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Congress needs to pass tort reform to protect CARES Act funding

Congress needs to pass tort reform to protect CARES Act funding
© Bonnie Cash

Predators are lining up to pillage the trillions of dollars provided in the Coronavirus Aid, Relief, and Economic Security (CARES) Act from American workers, families and small businesses.

The Department of the Treasury reports that over $2 trillion have been distributed under The CARES Act to provide “fast and direct economic assistance for American workers and families, small businesses, and preserves jobs for American industries.” Under the CARES Act Provider Relief Fund, The Department of Health and Human Services is distributing $175 billion to health care providers and hospitals on the front lines of the COVID-19 outbreak.

But with this much money available and distributed so rapidly across the nation, it is inevitable that deceitful characters are setting their sights on these funds for their own coffers. They can do this through outright frauds, or they can distort the civil tort system to their benefit.

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The Merriam Webster Dictionary defines a tort as “a wrongful act other than a breach of contract for which relief may be obtained in the form of damages or an injunction.” The Cornell Law School tells us “The primary aims of tort law are to provide relief to injured parties for harms caused by others, to impose liability on parties responsible for the harm, and to deter others from committing harmful acts.”

Kelly Tyko reported the gross abuse of the legal system in “Want free money? Sign up for class-action lawsuit settlements.” She describes how easy it is for people to join and profit from class action lawsuits — 99 percent of the people who join such suits never submit any proof justifying their qualification. The website for “Top Class Actions,” founded by Scott Hardy, states: “If you believe that your rights were violated by a company as a result of the coronavirus pandemic, you may be entitled to compensation.” The site then lists some of the current “Coronavirus lawsuit investigations” as examples.  

In “Uses And Abuses Of Tort Law In The COVID-19 Era” for Forbes, Michael Krauss writes “Tort lawyers, both plaintiff-side and defense attorneys, predict an onslaught of cases.” He then continues to list potential abuses of tort law spawned by the COVID-19 pandemic. Reuters reported that Christina Paxson, the president of Brown University stated “We’re in uncharted territory… I think many institutions are very nervous that even if they play by the rules scrupulously they will still be subject to class action lawsuits.”

From “Know your Facts About Tort Reform” we learn that “In a general sense, tort reform advocates believe that an excess of the 15+ million lawsuits filed annually in the United States of America are ‘frivolous’ and superfluous.”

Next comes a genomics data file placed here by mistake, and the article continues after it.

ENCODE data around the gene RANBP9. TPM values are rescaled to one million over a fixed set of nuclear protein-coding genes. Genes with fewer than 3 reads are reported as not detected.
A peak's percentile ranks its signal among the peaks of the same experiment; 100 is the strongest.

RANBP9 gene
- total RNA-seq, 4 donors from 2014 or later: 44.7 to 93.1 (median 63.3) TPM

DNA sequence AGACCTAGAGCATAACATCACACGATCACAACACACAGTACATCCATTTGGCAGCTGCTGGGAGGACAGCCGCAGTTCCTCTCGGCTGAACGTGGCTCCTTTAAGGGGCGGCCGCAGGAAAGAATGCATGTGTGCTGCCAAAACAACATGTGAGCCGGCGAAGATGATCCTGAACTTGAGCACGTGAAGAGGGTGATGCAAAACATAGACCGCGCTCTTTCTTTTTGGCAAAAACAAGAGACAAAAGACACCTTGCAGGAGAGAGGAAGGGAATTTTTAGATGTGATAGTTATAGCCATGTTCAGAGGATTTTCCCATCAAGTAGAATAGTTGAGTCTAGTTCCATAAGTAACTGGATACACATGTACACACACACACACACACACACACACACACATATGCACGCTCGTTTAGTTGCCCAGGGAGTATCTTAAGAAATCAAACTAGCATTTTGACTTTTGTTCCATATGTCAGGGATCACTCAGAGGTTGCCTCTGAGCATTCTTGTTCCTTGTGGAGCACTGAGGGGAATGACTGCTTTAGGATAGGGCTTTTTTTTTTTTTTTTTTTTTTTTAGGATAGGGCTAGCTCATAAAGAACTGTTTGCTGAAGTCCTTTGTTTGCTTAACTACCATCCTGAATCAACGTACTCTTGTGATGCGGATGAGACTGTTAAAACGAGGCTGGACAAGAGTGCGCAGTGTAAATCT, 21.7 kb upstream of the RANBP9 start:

The American Tort Reform Association (ATRA) reflects that the tort system is a $429 billion industry in America today, and “Aggressive personal injury lawyers target certain professions, industries and individual companies as profit centers.” The ATRA report “The Plaintiffs’ Lawyer Quest for the Holy Grail: The Public Nuisance ‘Super Tort’” states “[Public nuisance] lawsuits are attempts to subject businesses to liability over societal problems… Their mantra is, ‘Let’s make “Big Business” pay.’” The report concludes “[Public nuisance lawsuits] seek to generate massive liability over a complex crisis despite the lack of legal or factual grounding for targeting the companies sued.”

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The ATRA website warns that “Some personal injury lawyers, however, view individuals exposed to COVID-19 as a large new pool of plaintiffs, and health care providers and businesses that aid in the response effort or provide essential services as defendants to cast blame. Personal injury law firms are already recruiting individuals to ‘sue now’ even if they have not contracted the disease.” It goes on to list 18 issues they believe are in need of tort reform.

The funds provided under the CARES Act are designed to help American workers and their families, to help small businesses preserve jobs, to help health care workers and health care facilities impacted by the unprecedented nationwide pandemic. The funds were intended for distribution to those most in need.

Unfortunately, we already see the vultures circling, sensing a lucrative target for their class action lawsuits, looking to fleece these funds from those who are in need.

Congress has the opportunity and the obligation to pass meaningful tort reform to restrict these predators from abusing the legal system and from poaching funds intended for the American people and legitimate businesses to alleviate the economic misery caused by the pandemic.

John M. DeMaggio is a retired Special Agent in Charge for the U.S. Postal Service Inspector General. He is also a retired Captain in the U.S. Navy, where he served in Naval Intelligence. The above is the opinion of the author and is not meant to reflect the opinion of the U.S. Navy or the U.S. Government.